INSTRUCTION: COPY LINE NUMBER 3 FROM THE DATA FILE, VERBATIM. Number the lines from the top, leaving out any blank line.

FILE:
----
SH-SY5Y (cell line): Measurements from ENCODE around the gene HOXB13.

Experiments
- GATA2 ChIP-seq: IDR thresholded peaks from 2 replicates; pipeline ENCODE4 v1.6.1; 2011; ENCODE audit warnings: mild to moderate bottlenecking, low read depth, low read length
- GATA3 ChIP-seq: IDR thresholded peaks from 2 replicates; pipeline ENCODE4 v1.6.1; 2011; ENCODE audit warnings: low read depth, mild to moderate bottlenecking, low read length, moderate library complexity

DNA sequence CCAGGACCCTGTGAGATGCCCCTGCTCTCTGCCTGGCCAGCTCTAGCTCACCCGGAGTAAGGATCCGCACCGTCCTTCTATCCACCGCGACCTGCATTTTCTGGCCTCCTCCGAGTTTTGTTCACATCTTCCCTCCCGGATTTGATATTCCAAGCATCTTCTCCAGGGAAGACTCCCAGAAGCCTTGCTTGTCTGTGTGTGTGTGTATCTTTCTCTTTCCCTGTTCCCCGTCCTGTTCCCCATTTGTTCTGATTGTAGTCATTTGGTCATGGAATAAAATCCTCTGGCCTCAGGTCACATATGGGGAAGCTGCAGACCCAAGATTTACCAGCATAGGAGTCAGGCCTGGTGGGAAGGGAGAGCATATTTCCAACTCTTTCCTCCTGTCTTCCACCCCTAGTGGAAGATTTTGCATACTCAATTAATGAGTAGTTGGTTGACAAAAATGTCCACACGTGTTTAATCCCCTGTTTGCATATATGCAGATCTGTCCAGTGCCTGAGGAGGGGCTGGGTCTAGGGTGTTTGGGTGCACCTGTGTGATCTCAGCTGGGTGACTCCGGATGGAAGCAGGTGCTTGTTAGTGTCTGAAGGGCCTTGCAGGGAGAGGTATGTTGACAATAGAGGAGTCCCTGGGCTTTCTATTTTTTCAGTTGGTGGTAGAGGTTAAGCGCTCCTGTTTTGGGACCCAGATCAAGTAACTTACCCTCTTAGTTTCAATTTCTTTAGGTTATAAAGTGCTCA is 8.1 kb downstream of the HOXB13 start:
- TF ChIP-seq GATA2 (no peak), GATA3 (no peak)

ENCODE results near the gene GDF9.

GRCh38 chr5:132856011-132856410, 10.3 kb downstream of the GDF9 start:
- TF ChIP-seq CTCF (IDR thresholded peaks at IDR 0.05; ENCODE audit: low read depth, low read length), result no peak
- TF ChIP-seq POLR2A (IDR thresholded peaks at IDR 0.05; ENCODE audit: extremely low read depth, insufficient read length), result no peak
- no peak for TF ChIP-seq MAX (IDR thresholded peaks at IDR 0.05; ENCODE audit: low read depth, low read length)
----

- GATA2 ChIP-seq: IDR thresholded peaks from 2 replicates; pipeline ENCODE4 v1.6.1; 2011; ENCODE audit warnings: mild to moderate bottlenecking, low read depth, low read length